“In the same macroeconomic environment” is an outright lie. There has been no “same macroeconomic environment” in the European Monetary Union (EMU) from the beginning and especially in the last decade. This lie, however, is not only a liberal lie, but it is the German life lie par excellence of the past twenty years – which, however, includes the Greens and the SPD. Germany, with its state-orchestrated wage dumping under the Red-Greens, to the unmistakable applause of the CDU and FDP, ensured at the beginning of this century that the macroeconomic environment was favourable for some of its members and unfavourable for others.
Germany and the Netherlands in particular took advantage of EMU to secure global market shares at the expense of the other EMU members, to massively promote their own export industries at the expense of their own workers and thus to achieve high current account surpluses. Only these countries could afford fiscal consolidation because they shifted the debt of one or more sectors, which is always necessary for economic development, abroad. They clearly violated European rules by doing so – but this is nonchalantly brushed aside as a venial sin in Germany.
To now pretend that it was only a lack of political will or a lack of political assertiveness abroad that prevented everyone from being as virtuous as the virtuous countries is pure cynicism. If, in a community like EMU, the strongest partner does not understand that not everyone can behave as he does in order to be successful, but this very partner claims to promulgate universally valid rules, red alert has been sounded.
Lindner’s first sentence, where he calls for a “binding path to reduce debt ratios in Europe”, no doubt set alarm bells ringing in France and Italy. Macron and Draghi have not in vain – and quite rightly – called for flexibility in this matter in the FT. To implement a binding plan to reduce public debt in Europe as a whole is just as impossible and just as absurd as the plan of the victorious powers after the First World War to make Germany pay high reparations for decades. At the time, however, only one person in the entire world understood this, namely the English economist, who is still not understood by the official advisers in Germany.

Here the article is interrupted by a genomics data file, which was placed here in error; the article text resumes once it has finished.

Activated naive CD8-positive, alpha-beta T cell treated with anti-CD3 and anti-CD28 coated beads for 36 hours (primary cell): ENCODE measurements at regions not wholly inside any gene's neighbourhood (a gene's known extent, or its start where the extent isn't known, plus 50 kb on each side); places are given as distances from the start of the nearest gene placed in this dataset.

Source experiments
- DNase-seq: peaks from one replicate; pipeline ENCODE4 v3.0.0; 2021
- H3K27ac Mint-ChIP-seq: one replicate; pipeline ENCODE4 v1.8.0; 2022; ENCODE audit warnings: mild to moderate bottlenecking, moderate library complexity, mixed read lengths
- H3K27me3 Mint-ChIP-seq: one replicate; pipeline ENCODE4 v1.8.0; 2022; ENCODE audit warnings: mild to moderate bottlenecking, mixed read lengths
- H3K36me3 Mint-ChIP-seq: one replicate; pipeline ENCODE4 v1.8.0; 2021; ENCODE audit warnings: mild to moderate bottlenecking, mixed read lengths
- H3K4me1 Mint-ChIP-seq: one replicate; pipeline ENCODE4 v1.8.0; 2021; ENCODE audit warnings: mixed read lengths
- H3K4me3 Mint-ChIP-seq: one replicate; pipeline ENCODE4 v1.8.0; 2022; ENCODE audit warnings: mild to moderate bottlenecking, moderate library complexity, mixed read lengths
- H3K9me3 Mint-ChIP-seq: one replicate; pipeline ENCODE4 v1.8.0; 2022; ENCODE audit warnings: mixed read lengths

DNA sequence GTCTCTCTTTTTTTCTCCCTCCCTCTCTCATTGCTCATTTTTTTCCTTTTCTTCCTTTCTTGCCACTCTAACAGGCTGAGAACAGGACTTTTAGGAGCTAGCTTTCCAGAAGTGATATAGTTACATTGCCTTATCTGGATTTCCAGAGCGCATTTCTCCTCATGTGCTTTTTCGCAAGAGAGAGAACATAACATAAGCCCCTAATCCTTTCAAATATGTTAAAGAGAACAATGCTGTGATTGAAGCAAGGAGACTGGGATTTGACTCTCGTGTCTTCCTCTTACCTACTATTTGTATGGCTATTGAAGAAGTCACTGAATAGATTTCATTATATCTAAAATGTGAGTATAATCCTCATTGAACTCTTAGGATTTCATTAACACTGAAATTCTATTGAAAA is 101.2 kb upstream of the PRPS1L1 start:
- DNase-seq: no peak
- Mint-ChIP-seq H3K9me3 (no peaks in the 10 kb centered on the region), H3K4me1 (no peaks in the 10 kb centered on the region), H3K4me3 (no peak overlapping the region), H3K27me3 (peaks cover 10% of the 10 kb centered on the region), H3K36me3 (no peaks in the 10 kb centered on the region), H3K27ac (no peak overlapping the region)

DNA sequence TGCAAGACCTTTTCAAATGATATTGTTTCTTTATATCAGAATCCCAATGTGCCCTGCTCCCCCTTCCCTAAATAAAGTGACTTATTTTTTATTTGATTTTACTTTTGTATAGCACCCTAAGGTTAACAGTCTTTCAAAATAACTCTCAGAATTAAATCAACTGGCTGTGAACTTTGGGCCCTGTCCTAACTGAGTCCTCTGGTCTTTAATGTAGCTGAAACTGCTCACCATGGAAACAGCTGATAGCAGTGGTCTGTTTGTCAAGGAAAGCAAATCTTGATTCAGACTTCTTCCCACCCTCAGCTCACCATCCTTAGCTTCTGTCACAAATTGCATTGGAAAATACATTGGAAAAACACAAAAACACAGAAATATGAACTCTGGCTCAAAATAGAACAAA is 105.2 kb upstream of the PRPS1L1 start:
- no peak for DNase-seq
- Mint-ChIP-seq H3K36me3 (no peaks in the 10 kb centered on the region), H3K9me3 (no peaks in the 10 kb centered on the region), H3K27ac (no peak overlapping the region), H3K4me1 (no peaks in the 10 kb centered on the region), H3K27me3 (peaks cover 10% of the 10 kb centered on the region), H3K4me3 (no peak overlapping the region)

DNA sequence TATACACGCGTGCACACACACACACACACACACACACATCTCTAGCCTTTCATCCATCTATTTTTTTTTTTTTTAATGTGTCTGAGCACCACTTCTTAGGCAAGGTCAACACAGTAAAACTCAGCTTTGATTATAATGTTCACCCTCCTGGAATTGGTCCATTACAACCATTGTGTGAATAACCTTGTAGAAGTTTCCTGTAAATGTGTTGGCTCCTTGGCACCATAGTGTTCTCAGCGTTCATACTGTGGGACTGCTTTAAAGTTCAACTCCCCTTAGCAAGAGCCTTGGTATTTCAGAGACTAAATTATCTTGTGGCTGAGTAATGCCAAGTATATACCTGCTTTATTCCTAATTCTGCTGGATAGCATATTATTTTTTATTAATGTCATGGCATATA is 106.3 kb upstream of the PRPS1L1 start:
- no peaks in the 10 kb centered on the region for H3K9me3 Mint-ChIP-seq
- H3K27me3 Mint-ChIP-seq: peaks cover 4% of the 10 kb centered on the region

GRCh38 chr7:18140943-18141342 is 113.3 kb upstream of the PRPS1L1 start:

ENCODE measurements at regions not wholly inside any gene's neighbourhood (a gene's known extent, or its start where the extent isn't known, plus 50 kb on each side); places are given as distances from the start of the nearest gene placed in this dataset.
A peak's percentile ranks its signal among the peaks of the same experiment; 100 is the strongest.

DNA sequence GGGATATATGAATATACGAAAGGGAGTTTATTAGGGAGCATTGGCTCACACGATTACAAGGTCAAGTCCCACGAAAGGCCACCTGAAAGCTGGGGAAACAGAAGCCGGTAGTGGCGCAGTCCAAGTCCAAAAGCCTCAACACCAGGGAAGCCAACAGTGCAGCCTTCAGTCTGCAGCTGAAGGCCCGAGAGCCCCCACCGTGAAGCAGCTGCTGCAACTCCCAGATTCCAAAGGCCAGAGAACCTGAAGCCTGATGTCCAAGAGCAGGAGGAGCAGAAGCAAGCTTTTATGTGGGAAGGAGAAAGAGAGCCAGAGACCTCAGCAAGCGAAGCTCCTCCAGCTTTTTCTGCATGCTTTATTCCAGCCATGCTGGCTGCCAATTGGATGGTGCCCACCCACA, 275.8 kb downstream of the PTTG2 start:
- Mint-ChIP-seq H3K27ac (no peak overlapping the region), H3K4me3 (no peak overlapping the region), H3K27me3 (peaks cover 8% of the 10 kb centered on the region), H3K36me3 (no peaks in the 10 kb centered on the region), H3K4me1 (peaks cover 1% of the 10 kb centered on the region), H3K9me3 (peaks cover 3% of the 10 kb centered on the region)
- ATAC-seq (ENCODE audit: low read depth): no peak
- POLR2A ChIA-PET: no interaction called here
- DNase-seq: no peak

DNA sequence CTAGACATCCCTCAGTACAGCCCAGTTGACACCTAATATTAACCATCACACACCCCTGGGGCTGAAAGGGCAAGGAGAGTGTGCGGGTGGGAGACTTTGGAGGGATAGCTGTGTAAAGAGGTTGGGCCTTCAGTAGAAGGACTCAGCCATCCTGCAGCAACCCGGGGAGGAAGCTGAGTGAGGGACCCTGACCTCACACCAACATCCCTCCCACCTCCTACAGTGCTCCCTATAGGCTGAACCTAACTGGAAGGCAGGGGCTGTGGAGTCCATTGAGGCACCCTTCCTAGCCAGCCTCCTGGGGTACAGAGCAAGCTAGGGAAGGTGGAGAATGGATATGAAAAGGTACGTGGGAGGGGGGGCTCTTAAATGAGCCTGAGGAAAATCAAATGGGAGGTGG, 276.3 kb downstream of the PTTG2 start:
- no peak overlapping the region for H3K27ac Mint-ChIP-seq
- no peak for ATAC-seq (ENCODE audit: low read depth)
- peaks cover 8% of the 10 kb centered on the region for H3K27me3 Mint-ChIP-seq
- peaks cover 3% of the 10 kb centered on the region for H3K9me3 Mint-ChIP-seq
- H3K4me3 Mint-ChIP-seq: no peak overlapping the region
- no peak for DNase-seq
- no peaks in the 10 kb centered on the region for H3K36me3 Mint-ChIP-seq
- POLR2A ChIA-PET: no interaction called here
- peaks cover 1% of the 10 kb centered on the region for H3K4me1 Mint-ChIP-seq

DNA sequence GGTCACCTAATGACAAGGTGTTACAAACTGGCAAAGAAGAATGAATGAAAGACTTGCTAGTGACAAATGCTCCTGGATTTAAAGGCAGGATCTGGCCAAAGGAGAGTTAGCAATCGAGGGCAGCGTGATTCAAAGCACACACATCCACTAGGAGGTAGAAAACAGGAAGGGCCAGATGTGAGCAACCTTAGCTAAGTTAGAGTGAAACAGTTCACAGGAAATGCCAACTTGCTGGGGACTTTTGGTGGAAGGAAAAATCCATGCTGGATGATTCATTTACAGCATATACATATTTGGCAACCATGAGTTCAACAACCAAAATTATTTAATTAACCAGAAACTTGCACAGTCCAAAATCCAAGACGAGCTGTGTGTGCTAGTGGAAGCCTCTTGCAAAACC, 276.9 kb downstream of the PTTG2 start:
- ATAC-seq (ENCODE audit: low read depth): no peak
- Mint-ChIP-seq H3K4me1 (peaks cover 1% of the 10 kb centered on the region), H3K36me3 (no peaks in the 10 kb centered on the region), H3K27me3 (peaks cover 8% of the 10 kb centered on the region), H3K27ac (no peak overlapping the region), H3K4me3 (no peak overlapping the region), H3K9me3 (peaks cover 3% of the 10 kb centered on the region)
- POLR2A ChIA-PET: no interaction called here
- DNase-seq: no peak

Arguments without logic and without empiricism
One only has to take a look at the financial balances in EMU to realise how absurd Lindner’s theorem is (Figure). With saving companies and saving private households (the blue and the red lines above zero) over the past 20 years, the only logical way to reduce government debt (from which level is completely irrelevant) in relation to GDP would be to expand the European current account surpluses. The rest of the world, and especially the USA, will not accept this. When the German finance minister makes demands for a reduction in government debt, he and his advisers must say how this is to be done.
Lars Feld has not indicated, either in his time at the SVR or before or since, that he knows, let alone understands, this macroeconomic context. Therefore, it will be inevitable that the remaining Europeans will now finally discuss loudly and seriously in public how to cope with a country that manages to sweep the simplest logical and empirical correlations completely under the carpet and thus also deny them to its own people.
Certainly, Lindner will reap much encouragement in Germany for his “tough” stance towards the “less solid” countries. But it is the encouragement of those who consider a punishment appropriate even if the convicted person can never deliver it. Such people exist. But when politicians throw all wisdom to the wind and pander to dull prejudices, then any folly is possible. Keynes’ admonition of a hundred years ago has hardly been understood even in Germany to this day, although – in view of what happened afterwards – everyone should at least sense how appropriate it was.